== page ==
Lessen tax bite when rolling over 401(k) assets


September 24, 2006|By EILEEN AMBROSE

For many workers leaving a job, the wise financial move is to roll their 401(k) into an IRA.

But if you're holding highly appreciated shares of employer stock, there's another strategy worth checking out. Though complicated, it could save you thousands of dollars in taxes if done right.

"Many people are not aware of this tax benefit," said Ed Slott, an IRA expert in Rockville Centre, N.Y. "It's one of those things if you don't ask for it, it's highly unlikely someone will tip you off to it."

The strategy is called "net unrealized appreciation," or NUA. It's not new, but may attract more interest now with millions of baby boomers poised for retirement and thousands of long-term workers weighing buyout offers, Slott said.

You can take advantage of net unrealized appreciation when getting a lump sum distribution from a 401(k) when you retire or leave the job for some other reason.

Rolling 401(k) assets into an individual retirement account won't trigger an immediate tax hit. But when you take money out of the IRA, it will be taxed as regular income -- at a rate of up to 35 percent.

The net unrealized appreciation strategy lessens the tax bite. It allows you to transfer all or some of you employer stock from the 401(k) into a taxable brokerage account. (The balance of the 401(k) is still rolled into an IRA.)

You will owe regular income tax upfront on the amount you paid for the shares, which is called the cost basis. But all the appreciation in the shares will be taxed at the capital gains tax rate -- typically 15 percent -- whenever you sell the shares. This can be a sizable savings.

For example:

A retiring 62-year-old paid $25,000 over the years for company stock that is now worth $125,000. She is in the 25 percent tax bracket.

By transferring those shares out of the 401(k), she will owe regular income tax -- or $6,250 -- on the cost basis upfront. Say she immediately sells the shares. She will be taxed on the $100,000 gain at a rate of 15 percent. Her total tax bill: $21,250.

In comparison, if the shares had first been rolled into an IRA and then withdrawn, her tax bill would be $31,250. That's $10,000 more.

Of course, there's a danger of owning too much employer stock: the lesson from Enron's collapse.

Christine Fahlund, senior financial planner at T. Rowe Price Associates, suggests workers try to limit company stock to 5 percent of their entire portfolio.

The new pension law makes it easier for workers to avoid larding up a 401(k) with employer stock. Beginning next year, employers that match workers' contributions with company stock will generally have to allow employees to sell the shares after three years of service, Fahlund said. And workers must get at least three other investment options.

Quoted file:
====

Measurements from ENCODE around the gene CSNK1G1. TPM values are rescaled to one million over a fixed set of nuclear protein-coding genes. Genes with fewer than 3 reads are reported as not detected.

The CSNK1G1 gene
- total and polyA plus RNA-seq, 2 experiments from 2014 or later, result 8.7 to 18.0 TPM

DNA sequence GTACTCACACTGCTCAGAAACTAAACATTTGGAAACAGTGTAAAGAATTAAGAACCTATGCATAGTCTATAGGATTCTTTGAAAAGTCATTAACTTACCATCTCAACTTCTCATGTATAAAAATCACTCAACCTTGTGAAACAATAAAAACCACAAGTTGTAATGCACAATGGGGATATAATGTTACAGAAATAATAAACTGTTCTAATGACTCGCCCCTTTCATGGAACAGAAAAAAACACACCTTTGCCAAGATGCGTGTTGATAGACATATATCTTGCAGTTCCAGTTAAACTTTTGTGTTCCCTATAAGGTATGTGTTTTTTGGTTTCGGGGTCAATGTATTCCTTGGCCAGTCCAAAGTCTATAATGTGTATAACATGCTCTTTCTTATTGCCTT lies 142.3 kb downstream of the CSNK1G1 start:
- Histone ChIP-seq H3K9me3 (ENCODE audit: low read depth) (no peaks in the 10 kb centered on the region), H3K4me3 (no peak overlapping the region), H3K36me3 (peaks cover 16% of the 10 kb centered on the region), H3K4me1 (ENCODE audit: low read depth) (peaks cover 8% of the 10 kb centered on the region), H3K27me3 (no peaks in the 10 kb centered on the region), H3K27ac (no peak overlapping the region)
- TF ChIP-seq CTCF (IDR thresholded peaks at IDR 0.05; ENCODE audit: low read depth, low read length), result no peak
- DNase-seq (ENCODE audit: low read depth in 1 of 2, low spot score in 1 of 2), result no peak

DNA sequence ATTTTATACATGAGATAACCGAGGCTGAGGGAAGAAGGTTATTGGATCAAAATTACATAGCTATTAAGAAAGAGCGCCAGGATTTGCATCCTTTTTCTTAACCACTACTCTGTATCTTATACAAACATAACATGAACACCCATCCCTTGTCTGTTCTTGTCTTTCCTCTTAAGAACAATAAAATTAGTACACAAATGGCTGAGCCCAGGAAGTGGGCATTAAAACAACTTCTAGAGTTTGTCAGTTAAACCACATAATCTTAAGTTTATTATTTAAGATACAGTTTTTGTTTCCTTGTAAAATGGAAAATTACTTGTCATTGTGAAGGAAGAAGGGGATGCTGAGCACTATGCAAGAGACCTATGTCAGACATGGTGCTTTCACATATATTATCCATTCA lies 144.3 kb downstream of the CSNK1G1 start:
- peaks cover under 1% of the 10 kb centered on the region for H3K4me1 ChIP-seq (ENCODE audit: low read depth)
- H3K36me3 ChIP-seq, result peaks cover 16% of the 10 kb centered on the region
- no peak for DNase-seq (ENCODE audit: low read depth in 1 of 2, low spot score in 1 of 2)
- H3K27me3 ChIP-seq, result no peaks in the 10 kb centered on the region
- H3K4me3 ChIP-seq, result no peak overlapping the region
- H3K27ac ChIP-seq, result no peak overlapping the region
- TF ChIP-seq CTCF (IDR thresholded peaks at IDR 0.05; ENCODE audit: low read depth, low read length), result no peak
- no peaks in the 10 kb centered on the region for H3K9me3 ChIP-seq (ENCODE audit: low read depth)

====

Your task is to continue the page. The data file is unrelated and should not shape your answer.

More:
Even before the law, though, some employers were discouraging workers from going overboard on company stock, benefits experts said.

"Everyone got gun-shy after Enron, and for good reason," Fahlund said.

Still, many workers out of loyalty, comfort or inertia continue to own a great deal of employer stock, concluded a Hewitt Associates' survey last year of 1.7 million 401(k) participants.

One out of five workers invested half or more of their 401(k) money in company stock, Hewitt found. These tended to be workers with 30 or more years with the company.

David Foster, an accountant and financial planner in Cincinnati, says many of his clients come in loaded up with company stock from Procter & Gamble's retirement plan.

"It's not uncommon to see a 55-year-old with 95 percent of his money, or even 100 percent, in P&G stock," Foster said. "I happen to be in the hotbed of NUA."

Still, this tax maneuver isn't for everyone.

For instance, it's not worthwhile unless you have greatly appreciated company stock in a 401(k). (The strategy also applies to qualified employee stock ownership plans, Slott said.)

Age is another consideration. If you leave the company before age 55, you will owe a 10 percent early withdrawal penalty on the cost basis of the stock. That can be thousands of dollars and too steep a penalty for some, Foster said.

And there's the issue of diversification. By holding a large amount of a single stock, your portfolio could plummet if the former employer runs into bad times.

If you decide this strategy may be for you, consult with a professional who has expertise in this area. There are so many chances to make mistakes that can't be undone.

"There are a lot of very specific rules you have to comply with to do this properly," said Michael Kitces, a financial planner in Columbia. "If you do any of them wrong ... you have some unpleasant tax consequences."

To be eligible for this strategy requires taking a lump sum distribution after a certain event, such as a disability, leaving the company or reaching age 59 1/2 . Workers must empty the entire 401(k) account in a single calendar year, or lose the tax break, Slott said.

One common mistake is rolling the 401(k) account into an IRA and then trying to take advantage of net unrealized appreciation, experts said.

"Once you roll over your account to an IRA, the opportunity is permanently lost," Kitces said.

To compare taxes using this strategy or rolling money into an IRA, use the net unrealized appreciation calculator at www.finance.cch.com.

To suggest a topic, contact Eileen Ambrose at 410-332-6984 or by e-mail at eileen.ambrose@baltsun.com. Podcasts featuring Ambrose can be found at baltimoresun.com/ambrose

Baltimore Sun Articles
Please note the green-lined linked article text has been applied commercially without any involvement from our newsroom editors, reporters or any other editorial staff.